By losing they are also forced to play a semi final, which they must win, only to     confront the competition’s next best team (which has had a week off) in the Preliminary Final; not the Grand Final as the system had planned. 

Finishing second, Geelong was immediately on the back foot  because it meant a sapping Grand Final replay in the first week. For Collingwood, the Minor Premiers, there was just a practise match to breeze through against the disintegrating Bulldogs.

After last Friday’s Qualifying Final it was the St Kilda players wearing most of the bandages but their demeanour showed a strong self belief.  Geelong trudged off the MCG looking like they are done with carrying the burden of Great Team.

They accounted  for the precocious upstarts Fremantle last Friday because “we got our structures right”. It’s only an  inexperienced, overawed opposition that allows you structure in a final; otherwise it’s a brutal chaotic dogfight. St Kilda gave them that and  Collingwood, the Premiership favourite, has promised another for the Preliminary Final.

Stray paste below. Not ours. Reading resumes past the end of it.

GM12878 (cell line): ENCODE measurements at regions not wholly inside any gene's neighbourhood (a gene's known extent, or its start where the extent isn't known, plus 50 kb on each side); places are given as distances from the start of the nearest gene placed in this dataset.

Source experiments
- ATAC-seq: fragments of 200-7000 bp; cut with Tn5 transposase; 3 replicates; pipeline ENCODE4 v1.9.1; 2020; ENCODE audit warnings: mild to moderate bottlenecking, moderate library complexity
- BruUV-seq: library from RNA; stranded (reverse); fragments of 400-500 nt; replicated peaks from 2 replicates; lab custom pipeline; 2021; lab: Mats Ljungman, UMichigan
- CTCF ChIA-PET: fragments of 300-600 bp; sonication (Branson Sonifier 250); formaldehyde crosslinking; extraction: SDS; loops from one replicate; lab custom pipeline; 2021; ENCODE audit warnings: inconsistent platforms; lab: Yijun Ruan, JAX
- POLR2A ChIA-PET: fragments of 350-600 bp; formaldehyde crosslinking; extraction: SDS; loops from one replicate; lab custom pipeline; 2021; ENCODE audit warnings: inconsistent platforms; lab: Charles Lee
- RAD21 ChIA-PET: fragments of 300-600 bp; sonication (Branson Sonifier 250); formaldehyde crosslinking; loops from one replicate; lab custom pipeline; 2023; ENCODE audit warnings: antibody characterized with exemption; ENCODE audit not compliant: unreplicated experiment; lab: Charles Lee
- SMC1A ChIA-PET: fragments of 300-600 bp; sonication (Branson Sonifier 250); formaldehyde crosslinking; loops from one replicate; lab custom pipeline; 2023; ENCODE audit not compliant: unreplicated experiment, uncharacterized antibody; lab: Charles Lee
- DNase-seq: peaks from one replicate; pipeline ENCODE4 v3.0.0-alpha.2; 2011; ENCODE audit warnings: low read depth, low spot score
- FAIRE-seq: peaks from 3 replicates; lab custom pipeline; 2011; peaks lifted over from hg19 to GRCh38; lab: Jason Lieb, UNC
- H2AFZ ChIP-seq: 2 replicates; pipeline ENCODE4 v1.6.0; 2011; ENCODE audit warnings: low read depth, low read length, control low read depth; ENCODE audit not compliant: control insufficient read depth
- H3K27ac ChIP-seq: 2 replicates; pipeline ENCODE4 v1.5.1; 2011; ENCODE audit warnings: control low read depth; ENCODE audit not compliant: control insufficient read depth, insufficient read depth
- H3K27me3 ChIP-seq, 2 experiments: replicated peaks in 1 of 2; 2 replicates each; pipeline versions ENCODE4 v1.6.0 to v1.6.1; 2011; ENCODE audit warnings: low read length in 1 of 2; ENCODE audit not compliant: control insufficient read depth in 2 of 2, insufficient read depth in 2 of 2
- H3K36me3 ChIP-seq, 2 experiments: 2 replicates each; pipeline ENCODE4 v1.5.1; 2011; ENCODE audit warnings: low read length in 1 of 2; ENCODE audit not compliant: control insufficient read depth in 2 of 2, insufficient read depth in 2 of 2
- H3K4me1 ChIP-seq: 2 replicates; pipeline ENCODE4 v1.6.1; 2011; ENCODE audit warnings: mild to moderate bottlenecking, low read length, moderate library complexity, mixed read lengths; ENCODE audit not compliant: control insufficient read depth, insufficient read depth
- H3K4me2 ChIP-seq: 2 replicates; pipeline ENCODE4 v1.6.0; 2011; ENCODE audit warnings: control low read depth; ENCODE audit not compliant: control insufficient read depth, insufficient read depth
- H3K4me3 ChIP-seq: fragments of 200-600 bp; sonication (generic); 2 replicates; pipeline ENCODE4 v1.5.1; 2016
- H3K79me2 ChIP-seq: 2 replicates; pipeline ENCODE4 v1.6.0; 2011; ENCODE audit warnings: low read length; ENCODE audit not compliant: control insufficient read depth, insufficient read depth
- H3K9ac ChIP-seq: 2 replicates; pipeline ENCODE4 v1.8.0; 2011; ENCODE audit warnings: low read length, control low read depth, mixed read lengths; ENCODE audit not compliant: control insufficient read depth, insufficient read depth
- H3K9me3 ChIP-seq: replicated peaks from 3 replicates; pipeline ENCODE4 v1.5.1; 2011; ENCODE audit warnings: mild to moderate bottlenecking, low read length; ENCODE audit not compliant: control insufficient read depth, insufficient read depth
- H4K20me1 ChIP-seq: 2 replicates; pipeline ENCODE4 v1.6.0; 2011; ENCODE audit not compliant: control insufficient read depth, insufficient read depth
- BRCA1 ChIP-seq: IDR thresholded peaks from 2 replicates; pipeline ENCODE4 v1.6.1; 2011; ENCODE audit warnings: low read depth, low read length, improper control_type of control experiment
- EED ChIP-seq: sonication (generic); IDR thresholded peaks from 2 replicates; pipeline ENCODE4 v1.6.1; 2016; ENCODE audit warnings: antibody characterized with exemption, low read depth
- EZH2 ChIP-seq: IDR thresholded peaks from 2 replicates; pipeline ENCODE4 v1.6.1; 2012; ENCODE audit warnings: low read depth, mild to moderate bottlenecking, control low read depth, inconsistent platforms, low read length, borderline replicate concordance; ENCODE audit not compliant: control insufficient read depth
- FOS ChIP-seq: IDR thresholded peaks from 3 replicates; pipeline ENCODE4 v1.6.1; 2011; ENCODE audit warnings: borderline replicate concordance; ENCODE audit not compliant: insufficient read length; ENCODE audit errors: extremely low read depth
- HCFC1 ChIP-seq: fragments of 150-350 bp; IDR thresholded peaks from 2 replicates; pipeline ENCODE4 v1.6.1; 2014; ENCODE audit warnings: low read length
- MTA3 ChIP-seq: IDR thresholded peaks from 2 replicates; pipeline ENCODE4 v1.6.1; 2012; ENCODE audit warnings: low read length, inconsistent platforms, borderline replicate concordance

Form aside, which has included recent comfortable victories against the Cats and Saints, why should Collingwood win the Premiership? The failed Grand Fnal teams of 2002 and 2003 were not dissimilar in style or talent. The major difference is that eight years ago they met one of the great modern sides at their peak and it was a testament to their determination and Malthouse’s astute coaching that they got within nine points of toppling them.  

This year’s team retains some experience from those games with Prestigiacomo, Johnson, Davis and Didak as well as having excellent older recruits from other clubs like Leigh Brown, Darren Jolly and Luke Ball.  More importantly, Malthouse has since blooded and developed numerous youngsters often by rotating them between the senior team and the VFL.  The result has been an unusual blend of the exciting and the unspectacular with  champions like Heath Shaw, Nick Maxwell, Scott Pendlebury, Travis Cloke, Dale Thomas, and Dane Swan.  Swan might look like a HQ panelvan on its last legs but he is the club’s most dominant midfielder since Buckley.

Alan Didak is 27 but plays with the enthusiasm of an annoying smartarse kid in the park,  those toddler’s legs of his snapping goals at ridiculous angles.

Another batch of youngsters,that included Steele Sidebottom, Jaxson Barham (when you have a Steele and a Jaxson you know the new generation has arrived), Dayne Beams and Brent Macaffer, debuted last year and it looks like  Jarryd Blair ,who only played his first game  two months ago, might have a Premiership medallion soon.